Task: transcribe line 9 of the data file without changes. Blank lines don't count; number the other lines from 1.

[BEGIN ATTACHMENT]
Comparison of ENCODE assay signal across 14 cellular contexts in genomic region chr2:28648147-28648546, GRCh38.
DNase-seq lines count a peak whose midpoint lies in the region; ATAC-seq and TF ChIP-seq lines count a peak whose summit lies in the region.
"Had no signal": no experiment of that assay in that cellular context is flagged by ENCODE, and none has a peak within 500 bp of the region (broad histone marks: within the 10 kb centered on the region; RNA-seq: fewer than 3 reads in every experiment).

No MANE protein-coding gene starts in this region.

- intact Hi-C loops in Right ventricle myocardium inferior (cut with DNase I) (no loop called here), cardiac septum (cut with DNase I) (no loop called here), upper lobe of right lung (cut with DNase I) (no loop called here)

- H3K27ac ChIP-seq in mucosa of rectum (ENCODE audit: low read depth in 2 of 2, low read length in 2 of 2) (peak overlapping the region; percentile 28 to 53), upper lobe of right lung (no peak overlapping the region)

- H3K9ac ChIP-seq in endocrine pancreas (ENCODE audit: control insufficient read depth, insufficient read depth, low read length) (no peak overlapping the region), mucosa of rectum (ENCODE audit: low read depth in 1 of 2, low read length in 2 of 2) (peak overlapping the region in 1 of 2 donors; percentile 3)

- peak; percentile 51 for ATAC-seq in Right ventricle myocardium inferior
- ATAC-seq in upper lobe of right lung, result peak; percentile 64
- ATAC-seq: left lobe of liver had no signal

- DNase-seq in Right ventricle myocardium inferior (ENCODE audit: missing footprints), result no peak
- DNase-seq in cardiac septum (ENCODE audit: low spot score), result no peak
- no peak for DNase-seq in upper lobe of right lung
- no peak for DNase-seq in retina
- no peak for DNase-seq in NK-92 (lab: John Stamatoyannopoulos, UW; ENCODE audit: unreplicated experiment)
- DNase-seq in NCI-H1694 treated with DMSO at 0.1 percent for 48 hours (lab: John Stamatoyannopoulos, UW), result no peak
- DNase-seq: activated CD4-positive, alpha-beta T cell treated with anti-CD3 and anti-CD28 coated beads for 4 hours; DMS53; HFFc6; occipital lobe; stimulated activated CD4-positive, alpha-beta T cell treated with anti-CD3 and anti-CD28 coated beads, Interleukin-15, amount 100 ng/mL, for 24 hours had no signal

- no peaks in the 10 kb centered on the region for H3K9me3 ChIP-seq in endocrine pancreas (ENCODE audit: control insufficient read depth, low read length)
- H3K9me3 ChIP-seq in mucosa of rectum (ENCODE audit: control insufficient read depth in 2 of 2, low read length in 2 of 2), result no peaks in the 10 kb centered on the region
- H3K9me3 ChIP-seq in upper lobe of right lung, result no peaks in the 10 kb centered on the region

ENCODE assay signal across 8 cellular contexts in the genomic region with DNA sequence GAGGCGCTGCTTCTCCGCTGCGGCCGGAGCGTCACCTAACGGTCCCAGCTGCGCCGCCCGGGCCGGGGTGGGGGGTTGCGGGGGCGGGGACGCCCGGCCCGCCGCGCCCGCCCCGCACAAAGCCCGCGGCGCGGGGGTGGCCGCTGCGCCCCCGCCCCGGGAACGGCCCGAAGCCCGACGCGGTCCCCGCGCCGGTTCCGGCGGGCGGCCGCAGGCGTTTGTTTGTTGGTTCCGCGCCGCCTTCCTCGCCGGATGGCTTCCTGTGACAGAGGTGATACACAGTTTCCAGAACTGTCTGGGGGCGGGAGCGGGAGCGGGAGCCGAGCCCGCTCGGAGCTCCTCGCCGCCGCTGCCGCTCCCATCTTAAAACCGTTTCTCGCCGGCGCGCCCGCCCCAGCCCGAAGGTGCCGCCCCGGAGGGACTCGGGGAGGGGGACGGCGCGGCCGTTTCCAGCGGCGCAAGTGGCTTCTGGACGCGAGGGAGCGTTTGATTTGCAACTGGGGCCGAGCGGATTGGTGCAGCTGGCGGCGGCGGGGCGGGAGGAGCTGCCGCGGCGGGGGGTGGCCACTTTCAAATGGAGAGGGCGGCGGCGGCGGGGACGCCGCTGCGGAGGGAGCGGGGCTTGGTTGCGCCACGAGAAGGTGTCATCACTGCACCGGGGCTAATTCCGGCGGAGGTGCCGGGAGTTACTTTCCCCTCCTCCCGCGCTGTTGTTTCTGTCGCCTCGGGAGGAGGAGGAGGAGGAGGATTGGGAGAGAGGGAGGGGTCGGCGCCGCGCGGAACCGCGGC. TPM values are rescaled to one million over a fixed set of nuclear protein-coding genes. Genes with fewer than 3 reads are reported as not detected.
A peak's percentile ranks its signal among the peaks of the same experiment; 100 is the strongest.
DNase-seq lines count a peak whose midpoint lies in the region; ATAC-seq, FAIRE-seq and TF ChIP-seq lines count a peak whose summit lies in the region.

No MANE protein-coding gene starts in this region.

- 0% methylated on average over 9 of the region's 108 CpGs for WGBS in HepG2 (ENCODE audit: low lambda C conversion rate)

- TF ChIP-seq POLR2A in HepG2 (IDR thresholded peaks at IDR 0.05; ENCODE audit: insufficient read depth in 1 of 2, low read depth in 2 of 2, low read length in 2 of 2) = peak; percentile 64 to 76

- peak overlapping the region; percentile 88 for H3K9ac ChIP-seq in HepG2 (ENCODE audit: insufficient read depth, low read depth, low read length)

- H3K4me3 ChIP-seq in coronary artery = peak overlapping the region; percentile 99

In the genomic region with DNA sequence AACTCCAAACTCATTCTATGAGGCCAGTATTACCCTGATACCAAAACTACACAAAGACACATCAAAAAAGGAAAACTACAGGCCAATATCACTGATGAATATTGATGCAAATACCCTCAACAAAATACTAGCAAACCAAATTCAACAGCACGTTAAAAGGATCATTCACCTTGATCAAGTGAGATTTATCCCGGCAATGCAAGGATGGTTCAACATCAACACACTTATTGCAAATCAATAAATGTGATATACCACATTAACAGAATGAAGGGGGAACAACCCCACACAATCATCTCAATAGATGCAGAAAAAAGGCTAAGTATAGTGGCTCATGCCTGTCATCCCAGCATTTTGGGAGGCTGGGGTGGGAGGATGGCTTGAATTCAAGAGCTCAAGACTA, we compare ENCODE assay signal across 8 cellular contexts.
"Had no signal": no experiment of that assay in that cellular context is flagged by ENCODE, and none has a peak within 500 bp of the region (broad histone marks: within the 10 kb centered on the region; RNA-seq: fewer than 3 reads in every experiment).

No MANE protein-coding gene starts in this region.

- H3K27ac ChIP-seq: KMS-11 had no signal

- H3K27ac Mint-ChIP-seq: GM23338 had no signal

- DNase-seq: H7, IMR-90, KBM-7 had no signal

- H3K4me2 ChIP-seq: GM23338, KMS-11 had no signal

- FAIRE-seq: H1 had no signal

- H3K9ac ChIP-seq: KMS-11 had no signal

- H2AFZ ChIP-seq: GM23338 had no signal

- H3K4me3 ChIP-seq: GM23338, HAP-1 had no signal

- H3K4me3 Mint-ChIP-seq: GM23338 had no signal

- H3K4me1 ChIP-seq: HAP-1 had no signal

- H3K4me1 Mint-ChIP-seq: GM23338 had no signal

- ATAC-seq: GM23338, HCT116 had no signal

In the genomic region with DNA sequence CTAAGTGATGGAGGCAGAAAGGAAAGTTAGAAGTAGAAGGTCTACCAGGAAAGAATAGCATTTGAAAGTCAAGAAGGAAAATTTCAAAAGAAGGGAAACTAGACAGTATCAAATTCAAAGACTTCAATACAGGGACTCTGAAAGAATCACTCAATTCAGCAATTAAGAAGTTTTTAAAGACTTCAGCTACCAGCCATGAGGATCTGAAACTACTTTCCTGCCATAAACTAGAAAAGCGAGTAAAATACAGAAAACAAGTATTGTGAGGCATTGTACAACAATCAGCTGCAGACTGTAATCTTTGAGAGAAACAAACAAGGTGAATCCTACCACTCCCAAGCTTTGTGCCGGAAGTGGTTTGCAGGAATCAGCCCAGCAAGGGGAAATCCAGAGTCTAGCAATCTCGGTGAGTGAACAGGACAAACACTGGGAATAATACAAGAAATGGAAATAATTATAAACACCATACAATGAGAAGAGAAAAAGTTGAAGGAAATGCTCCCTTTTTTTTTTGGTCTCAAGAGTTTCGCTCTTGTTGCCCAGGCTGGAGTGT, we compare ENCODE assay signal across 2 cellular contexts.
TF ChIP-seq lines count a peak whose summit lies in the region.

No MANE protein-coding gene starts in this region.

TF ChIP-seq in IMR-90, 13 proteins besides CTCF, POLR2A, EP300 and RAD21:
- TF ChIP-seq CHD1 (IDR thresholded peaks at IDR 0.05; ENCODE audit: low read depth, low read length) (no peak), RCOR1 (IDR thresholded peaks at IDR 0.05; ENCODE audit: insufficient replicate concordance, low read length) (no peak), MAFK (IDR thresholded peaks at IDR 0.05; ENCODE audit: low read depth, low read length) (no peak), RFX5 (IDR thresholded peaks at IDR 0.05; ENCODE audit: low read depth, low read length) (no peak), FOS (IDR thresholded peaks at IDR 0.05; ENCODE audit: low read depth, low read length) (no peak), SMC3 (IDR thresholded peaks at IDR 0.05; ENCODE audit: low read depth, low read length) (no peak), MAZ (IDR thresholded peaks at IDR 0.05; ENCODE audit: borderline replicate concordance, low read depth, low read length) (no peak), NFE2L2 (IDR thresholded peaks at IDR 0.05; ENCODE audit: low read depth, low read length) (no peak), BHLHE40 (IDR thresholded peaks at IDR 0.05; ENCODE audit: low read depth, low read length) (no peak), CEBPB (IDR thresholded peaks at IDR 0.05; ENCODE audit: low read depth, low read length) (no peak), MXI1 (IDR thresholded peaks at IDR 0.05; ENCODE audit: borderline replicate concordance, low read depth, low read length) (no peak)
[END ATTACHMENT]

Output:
- ATAC-seq in upper lobe of right lung, result peak; percentile 64